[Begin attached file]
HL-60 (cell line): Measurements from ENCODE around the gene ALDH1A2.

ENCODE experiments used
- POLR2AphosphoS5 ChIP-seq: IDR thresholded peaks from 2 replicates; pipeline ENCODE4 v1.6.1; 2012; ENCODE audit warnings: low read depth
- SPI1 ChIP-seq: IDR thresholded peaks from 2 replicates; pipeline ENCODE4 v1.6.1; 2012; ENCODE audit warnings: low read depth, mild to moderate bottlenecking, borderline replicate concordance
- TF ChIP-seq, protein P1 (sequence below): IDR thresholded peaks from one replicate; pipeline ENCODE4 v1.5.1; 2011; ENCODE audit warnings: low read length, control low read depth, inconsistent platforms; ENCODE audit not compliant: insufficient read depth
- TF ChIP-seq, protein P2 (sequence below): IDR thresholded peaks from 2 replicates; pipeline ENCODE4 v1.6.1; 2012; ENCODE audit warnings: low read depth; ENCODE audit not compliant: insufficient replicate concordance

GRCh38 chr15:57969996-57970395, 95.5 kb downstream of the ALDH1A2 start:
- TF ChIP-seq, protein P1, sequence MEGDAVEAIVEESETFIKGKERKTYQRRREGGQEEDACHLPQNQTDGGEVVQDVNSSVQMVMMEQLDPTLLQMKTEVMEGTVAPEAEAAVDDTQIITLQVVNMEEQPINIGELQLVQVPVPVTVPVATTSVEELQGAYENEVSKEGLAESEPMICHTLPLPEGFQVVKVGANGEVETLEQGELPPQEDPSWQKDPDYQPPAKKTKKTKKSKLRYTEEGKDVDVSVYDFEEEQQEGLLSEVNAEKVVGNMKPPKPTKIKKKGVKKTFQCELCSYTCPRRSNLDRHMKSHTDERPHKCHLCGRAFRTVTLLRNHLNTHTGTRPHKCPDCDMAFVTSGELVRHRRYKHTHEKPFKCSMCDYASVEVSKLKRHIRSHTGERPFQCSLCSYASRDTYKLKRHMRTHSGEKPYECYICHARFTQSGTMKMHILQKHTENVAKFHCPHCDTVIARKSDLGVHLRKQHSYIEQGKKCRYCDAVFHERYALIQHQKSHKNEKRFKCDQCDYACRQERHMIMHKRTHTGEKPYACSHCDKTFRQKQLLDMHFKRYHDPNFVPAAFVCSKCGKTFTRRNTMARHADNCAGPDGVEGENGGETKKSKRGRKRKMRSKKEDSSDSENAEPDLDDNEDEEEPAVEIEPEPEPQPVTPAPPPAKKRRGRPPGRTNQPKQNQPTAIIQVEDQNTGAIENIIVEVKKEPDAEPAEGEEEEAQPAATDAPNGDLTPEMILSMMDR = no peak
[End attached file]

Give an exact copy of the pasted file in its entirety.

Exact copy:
HL-60 (cell line): Measurements from ENCODE around the gene ALDH1A2.

ENCODE experiments used
- POLR2AphosphoS5 ChIP-seq: IDR thresholded peaks from 2 replicates; pipeline ENCODE4 v1.6.1; 2012; ENCODE audit warnings: low read depth
- SPI1 ChIP-seq: IDR thresholded peaks from 2 replicates; pipeline ENCODE4 v1.6.1; 2012; ENCODE audit warnings: low read depth, mild to moderate bottlenecking, borderline replicate concordance
- TF ChIP-seq, protein P1 (sequence below): IDR thresholded peaks from one replicate; pipeline ENCODE4 v1.5.1; 2011; ENCODE audit warnings: low read length, control low read depth, inconsistent platforms; ENCODE audit not compliant: insufficient read depth
- TF ChIP-seq, protein P2 (sequence below): IDR thresholded peaks from 2 replicates; pipeline ENCODE4 v1.6.1; 2012; ENCODE audit warnings: low read depth; ENCODE audit not compliant: insufficient replicate concordance

GRCh38 chr15:57969996-57970395, 95.5 kb downstream of the ALDH1A2 start:
- TF ChIP-seq, protein P1, sequence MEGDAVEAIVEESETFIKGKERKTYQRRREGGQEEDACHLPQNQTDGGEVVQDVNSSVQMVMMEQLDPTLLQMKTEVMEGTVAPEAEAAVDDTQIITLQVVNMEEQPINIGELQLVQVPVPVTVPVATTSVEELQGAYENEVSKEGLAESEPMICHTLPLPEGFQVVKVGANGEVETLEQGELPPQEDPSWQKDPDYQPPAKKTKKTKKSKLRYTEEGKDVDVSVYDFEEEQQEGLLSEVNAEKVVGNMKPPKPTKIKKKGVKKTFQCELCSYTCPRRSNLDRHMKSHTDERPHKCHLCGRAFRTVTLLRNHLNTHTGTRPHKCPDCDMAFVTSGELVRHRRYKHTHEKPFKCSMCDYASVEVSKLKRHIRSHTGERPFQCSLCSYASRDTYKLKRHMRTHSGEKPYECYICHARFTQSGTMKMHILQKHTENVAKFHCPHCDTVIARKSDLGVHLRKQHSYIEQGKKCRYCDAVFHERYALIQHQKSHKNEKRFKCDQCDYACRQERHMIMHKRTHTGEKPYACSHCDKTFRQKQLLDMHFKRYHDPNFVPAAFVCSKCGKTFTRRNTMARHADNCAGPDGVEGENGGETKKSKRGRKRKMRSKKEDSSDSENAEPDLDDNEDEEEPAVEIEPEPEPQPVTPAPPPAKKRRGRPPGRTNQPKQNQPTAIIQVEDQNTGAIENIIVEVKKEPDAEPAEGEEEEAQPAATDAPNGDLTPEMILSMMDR = no peak